I was perusing the news today, and discovered that Apple produced a security guide for iOS (1). Excited by the idea that Apple would disclose technical details on the security and features for their products, I grabbed a copy of the document and read it. I was hoping Apple would discuss how IPv6 was implemented and which security controls could be applied to create a more secure system. I was wrong.
Then I typed ‘Apple security guide’ and reviewed a group of links sorted by versions of Apple firewalls, thinking they would have security features for IPv6. Reviewing the guide for Snow Leopard I discovered the best IPv6 on Apple products is a disabled IPv6.
Lastly, I reviewed the IPv6 Ready Logo Program – a list of products which have been tested for their compliance and interoperability with IPv6 – and discovered that it recommends disabling IPv6 on the Apple Operating system and IOS.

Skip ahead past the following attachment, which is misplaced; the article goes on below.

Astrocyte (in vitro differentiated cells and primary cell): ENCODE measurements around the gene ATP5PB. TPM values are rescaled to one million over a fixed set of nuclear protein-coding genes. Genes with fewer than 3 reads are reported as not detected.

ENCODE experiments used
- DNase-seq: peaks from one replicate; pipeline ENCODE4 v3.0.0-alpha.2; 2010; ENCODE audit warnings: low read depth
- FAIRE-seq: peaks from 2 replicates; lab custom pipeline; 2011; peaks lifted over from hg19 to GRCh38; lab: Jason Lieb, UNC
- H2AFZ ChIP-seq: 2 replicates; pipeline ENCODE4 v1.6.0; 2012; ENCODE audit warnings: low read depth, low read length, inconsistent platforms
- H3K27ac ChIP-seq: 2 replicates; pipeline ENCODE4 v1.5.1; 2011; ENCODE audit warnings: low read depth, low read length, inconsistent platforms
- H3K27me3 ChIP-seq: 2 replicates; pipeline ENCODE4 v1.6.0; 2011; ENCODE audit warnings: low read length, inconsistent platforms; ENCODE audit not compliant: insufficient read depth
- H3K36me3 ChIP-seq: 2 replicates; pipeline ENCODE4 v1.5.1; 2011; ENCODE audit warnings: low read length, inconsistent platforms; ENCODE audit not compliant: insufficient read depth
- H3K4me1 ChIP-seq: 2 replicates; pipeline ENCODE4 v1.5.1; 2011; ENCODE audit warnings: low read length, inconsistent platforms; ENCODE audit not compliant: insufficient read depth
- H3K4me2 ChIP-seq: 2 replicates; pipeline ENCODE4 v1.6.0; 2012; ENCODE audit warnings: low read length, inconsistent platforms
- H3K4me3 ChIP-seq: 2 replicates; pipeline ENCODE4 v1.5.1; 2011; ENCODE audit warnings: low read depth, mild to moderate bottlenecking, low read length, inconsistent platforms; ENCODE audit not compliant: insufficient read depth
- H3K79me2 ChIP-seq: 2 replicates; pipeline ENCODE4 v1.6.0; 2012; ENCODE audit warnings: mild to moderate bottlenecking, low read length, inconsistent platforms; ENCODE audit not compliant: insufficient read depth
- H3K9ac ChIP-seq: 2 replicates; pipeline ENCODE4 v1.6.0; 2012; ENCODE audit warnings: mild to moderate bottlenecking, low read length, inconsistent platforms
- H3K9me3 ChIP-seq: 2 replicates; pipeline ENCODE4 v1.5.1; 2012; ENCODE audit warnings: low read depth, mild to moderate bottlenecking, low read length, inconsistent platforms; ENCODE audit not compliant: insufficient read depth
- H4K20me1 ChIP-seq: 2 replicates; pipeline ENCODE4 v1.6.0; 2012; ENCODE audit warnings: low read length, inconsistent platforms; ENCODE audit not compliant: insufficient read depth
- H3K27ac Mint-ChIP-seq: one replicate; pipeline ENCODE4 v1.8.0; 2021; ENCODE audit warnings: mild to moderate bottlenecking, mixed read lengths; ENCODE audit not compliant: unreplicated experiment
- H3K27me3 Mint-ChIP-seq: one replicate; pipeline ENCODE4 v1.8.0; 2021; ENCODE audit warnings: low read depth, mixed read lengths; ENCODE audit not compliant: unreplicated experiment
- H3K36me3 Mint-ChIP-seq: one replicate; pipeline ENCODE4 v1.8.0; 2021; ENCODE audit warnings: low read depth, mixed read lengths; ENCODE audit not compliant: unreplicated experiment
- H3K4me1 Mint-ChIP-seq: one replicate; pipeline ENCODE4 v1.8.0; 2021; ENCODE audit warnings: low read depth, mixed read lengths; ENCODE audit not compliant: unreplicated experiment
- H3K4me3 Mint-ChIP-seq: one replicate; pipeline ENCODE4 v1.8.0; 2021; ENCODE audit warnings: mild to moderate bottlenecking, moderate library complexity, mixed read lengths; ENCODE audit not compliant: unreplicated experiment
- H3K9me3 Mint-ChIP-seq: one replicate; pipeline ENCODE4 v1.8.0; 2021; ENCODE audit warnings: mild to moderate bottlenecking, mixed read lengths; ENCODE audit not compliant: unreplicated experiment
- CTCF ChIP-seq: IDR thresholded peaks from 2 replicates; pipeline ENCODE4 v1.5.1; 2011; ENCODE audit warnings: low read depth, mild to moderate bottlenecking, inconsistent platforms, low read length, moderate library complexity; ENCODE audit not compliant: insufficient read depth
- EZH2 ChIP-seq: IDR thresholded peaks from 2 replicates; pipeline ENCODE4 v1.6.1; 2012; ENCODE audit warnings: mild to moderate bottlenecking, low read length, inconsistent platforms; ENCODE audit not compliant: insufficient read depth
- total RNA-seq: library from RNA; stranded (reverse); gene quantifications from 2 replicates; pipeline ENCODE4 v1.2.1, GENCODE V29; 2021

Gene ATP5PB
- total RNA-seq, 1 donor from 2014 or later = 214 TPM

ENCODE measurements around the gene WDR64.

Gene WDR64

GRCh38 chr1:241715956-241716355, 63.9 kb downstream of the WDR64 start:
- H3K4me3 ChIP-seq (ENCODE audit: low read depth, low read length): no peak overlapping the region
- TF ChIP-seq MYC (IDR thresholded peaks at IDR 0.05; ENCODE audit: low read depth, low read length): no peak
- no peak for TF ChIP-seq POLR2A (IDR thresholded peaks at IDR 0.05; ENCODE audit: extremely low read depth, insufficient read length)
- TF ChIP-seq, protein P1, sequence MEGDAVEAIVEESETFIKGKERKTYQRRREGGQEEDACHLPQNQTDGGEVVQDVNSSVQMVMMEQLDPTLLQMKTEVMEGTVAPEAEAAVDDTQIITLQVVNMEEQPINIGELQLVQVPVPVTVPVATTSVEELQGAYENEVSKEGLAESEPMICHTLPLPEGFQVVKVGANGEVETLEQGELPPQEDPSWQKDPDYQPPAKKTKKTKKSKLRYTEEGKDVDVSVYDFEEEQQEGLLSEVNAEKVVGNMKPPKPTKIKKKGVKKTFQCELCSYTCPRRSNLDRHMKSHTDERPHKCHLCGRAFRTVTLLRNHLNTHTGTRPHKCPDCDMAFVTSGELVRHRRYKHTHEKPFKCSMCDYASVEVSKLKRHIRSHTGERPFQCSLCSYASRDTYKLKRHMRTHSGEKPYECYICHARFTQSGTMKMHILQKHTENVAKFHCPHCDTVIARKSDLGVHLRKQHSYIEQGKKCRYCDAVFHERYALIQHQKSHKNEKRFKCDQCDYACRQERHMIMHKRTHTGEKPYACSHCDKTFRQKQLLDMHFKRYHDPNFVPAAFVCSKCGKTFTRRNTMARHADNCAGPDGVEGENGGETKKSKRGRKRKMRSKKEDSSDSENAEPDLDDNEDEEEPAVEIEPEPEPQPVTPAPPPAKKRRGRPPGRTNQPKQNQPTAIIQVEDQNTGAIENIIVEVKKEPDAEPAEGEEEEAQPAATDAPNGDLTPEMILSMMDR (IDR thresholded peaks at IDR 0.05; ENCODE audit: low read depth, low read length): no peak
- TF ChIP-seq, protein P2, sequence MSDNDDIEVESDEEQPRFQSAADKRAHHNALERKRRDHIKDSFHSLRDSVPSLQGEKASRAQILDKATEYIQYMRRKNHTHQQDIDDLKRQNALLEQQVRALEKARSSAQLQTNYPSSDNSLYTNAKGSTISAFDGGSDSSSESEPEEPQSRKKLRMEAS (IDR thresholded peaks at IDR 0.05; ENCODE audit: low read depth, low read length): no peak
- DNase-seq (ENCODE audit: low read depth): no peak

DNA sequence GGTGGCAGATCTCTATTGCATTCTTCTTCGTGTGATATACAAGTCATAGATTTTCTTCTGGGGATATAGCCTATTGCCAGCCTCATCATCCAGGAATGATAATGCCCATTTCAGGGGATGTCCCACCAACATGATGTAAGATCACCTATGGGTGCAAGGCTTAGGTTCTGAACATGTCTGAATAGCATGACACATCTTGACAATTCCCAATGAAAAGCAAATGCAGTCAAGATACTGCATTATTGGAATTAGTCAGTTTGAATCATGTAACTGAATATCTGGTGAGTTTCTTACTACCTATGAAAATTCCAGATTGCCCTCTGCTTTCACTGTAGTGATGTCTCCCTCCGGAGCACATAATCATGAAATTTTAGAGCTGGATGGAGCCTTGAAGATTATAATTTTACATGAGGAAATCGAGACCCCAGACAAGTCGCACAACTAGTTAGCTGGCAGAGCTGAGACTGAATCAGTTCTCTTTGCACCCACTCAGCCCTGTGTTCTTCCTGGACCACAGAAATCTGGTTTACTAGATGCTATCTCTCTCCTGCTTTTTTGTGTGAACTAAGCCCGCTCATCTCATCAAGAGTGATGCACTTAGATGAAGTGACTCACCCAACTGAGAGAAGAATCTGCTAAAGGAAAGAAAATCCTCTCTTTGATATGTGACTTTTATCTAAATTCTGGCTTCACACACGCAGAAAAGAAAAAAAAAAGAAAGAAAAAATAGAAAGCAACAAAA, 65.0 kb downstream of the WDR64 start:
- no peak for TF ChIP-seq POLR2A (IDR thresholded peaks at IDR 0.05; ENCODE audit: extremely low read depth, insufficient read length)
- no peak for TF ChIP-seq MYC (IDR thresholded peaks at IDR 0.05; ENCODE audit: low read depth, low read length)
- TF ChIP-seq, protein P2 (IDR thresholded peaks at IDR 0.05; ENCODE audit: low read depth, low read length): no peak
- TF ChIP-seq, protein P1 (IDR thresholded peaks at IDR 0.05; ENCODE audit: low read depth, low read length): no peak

Wonder if Apple customers joining the IPv6 World Launch Day on June 6th will understand that a secure Mac is one which IPv6 should be disabled.
(1) iOS Security Guide, https://threatpost.com/en_us/blogs/apple-details-ios-security-features-new-guide-053112
(2) Mac OS X Security Guide, http://www.apple.com/support/security/guides/
(3) IPv6 World Launch Day, http://www.worldipv6launch.org/
(4) IPv6 Ready guides, https://www.ipv6ready.org/db/index.php/public/?o=6
I am constantly amazed at the things I find on the Internet. One example of this is the two vulnerabilities in the Marconi Wireless Telegraph that were posted to the Open Source Vulnerability Database (OSVDB), which is a place to find security vulnerabilities in vendor’s products.
The first was OSVDB ID: 79399, Marconi Wireless Telegraph, “Transmitted Message Remote Disclosure”, published 06/01/1903 and acknowledged by the vendor a day later, but not posted on the OSVDB until 12/27/2011. The other was the OSVDB ID: 79400 Marconi Wireless Telegraph, “Crafted Transmission Message Spoofing” with the same publication date as the one prior.
If you have read my blog post in the past, these vulnerabilities are the reason I call myself and this blog Scientific Hooliganism. Thanks to whoever posted these, it made my day!